... departments or branches the executive business of government may most conveniently be divided. In this respect the exigencies of different governments are different; and there is little probability that any great mistake will be made in the classification of the duties when men are willing to begin at the beginning, and do not hold themselves bound by the series of accidents which, in an old government like ours, has produced the existing division ...
— Considerations on Representative Government • John Stuart Mill

... up the things to come here, our friends expressed their astonishment at our taking so many of the little elegancies of life, such as drawing-room ornaments, pictures, etc. Now it is a great mistake not to bring such things, at all events a few of them, for they are not to be bought here, and they give the new home a certain likeness to the old one which is always delightful. I do not advise people to make large purchases of elegancies for a ...
— Station Life in New Zealand • Lady Barker

... claim infallibility? A. "It is a mistake to say that if you believe one part of the Bible you must believe all. Some of the thirty-nine books may be inspired, others not; or there may be degrees ...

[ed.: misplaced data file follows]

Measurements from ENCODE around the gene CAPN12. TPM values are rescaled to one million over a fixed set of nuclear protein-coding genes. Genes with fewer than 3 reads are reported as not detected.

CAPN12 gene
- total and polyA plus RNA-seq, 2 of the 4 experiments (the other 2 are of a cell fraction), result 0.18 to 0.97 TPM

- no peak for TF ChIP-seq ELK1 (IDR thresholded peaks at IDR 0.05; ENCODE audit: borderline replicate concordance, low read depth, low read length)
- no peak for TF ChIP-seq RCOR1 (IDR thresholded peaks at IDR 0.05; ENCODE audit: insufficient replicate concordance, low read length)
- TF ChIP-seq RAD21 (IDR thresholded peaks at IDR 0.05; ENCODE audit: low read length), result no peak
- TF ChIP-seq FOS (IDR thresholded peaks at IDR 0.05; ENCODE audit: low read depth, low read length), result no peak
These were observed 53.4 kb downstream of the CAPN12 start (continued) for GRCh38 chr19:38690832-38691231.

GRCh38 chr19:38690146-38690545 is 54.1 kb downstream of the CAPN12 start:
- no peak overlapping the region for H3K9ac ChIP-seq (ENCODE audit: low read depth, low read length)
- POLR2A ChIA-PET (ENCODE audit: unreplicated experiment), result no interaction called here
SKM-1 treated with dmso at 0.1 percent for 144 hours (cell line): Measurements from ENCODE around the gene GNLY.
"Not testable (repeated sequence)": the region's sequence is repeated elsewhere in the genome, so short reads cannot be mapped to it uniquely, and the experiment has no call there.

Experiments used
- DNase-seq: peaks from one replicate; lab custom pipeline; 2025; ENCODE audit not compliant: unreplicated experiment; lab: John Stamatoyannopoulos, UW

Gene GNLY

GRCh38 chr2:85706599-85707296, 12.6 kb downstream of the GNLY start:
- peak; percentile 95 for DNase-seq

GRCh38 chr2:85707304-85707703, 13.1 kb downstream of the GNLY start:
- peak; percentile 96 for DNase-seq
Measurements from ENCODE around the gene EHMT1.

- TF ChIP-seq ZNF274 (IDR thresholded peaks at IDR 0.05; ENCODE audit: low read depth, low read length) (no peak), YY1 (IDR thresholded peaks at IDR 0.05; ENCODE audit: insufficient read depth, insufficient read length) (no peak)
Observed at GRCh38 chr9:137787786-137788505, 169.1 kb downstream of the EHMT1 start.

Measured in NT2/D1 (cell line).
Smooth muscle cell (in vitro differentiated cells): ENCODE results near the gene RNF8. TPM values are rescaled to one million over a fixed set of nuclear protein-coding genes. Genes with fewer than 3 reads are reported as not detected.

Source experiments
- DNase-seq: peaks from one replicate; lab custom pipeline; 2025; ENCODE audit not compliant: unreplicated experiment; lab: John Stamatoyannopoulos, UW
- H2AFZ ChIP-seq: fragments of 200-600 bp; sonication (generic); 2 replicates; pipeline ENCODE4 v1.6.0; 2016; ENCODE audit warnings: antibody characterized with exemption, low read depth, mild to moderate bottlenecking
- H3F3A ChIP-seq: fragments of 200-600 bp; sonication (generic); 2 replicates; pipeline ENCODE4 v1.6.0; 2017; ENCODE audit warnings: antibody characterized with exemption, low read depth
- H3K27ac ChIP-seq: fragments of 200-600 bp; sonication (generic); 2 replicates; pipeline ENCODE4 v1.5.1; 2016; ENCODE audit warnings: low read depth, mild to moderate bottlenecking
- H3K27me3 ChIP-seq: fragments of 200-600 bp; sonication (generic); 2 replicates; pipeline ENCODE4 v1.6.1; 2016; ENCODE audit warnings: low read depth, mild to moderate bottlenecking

— Lectures of Col. R. G. Ingersoll, Volume I • Robert Green Ingersoll

... claim generally insured protection—they would pretend the greatest penitence and alarm, falling on their knees before him, and entreating his pardon. Then they would put shoes on his feet, and robe him in a citizen's garb. Such a mistake, they would say, must not happen again. The end of their jest was to make him "walk the plank," and with the sarcastic permission to depart unharmed, they let down a ladder into the sea, and compelled him to descend, under penalty of being still ...
— Roman life in the days of Cicero • Alfred J[ohn] Church

... exclaimed O'Rourke. 'Them's the very things I saw growing on the wall, and not anchovies at all, at all.' And rushing up to poor Brown, who had fallen on the ground, he took his hand, greatly to the surprise of the wounded man, crying out,—'It's myself made the trifle of a mistake, my dear fellow, it's capers, it's capers, grows on walls, so get up and don't think ...
— Paul Gerrard - The Cabin Boy • W.H.G. Kingston

... this isn't Dumps," the other elves decided. "His name must be Delight." And Dumps never told them their mistake, for it wasn't really a mistake at ...
— Boys and Girls Bookshelf (Vol 2 of 17) - Folk-Lore, Fables, And Fairy Tales • Various

... The amusing mistake which gave rise to this episode in the lower house of Congress would be unworthy of the notice I have taken of it, except that it illustrates the virulent and vindictive spirit which occasionally burst forth for some time after the close of the war, and which, ...
— Personal Reminiscences of Early Days in California with Other Sketches; To Which Is Added the Story of His Attempted Assassination by a Former Associate on the Supreme Bench of the State • Stephen Field; George C. Gorham